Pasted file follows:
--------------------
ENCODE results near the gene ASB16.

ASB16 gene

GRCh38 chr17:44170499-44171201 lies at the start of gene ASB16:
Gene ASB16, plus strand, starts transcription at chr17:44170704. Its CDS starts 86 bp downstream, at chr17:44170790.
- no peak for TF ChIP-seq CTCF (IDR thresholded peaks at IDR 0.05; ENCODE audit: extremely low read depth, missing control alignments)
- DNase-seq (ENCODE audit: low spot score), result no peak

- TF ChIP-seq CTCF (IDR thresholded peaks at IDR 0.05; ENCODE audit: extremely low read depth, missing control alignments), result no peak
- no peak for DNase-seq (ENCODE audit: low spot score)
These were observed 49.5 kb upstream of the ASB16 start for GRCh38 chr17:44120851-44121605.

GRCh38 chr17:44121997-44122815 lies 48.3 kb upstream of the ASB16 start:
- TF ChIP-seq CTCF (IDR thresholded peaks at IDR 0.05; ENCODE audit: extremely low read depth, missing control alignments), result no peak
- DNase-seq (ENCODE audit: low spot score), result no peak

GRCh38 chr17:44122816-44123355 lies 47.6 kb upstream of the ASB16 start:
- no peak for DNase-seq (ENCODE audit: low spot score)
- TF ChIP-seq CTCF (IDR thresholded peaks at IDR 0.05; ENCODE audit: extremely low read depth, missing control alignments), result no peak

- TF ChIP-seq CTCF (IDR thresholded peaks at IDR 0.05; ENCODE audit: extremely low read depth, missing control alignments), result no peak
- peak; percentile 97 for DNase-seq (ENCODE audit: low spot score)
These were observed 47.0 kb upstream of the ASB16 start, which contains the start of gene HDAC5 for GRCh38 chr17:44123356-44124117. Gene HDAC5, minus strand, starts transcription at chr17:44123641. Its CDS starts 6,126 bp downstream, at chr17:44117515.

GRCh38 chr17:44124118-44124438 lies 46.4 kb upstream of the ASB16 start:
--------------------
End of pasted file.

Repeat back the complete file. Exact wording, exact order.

ENCODE results near the gene ASB16.

ASB16 gene

GRCh38 chr17:44170499-44171201 lies at the start of gene ASB16:
Gene ASB16, plus strand, starts transcription at chr17:44170704. Its CDS starts 86 bp downstream, at chr17:44170790.
- no peak for TF ChIP-seq CTCF (IDR thresholded peaks at IDR 0.05; ENCODE audit: extremely low read depth, missing control alignments)
- DNase-seq (ENCODE audit: low spot score), result no peak

- TF ChIP-seq CTCF (IDR thresholded peaks at IDR 0.05; ENCODE audit: extremely low read depth, missing control alignments), result no peak
- no peak for DNase-seq (ENCODE audit: low spot score)
These were observed 49.5 kb upstream of the ASB16 start for GRCh38 chr17:44120851-44121605.

GRCh38 chr17:44121997-44122815 lies 48.3 kb upstream of the ASB16 start:
- TF ChIP-seq CTCF (IDR thresholded peaks at IDR 0.05; ENCODE audit: extremely low read depth, missing control alignments), result no peak
- DNase-seq (ENCODE audit: low spot score), result no peak

GRCh38 chr17:44122816-44123355 lies 47.6 kb upstream of the ASB16 start:
- no peak for DNase-seq (ENCODE audit: low spot score)
- TF ChIP-seq CTCF (IDR thresholded peaks at IDR 0.05; ENCODE audit: extremely low read depth, missing control alignments), result no peak

- TF ChIP-seq CTCF (IDR thresholded peaks at IDR 0.05; ENCODE audit: extremely low read depth, missing control alignments), result no peak
- peak; percentile 97 for DNase-seq (ENCODE audit: low spot score)
These were observed 47.0 kb upstream of the ASB16 start, which contains the start of gene HDAC5 for GRCh38 chr17:44123356-44124117. Gene HDAC5, minus strand, starts transcription at chr17:44123641. Its CDS starts 6,126 bp downstream, at chr17:44117515.

GRCh38 chr17:44124118-44124438 lies 46.4 kb upstream of the ASB16 start: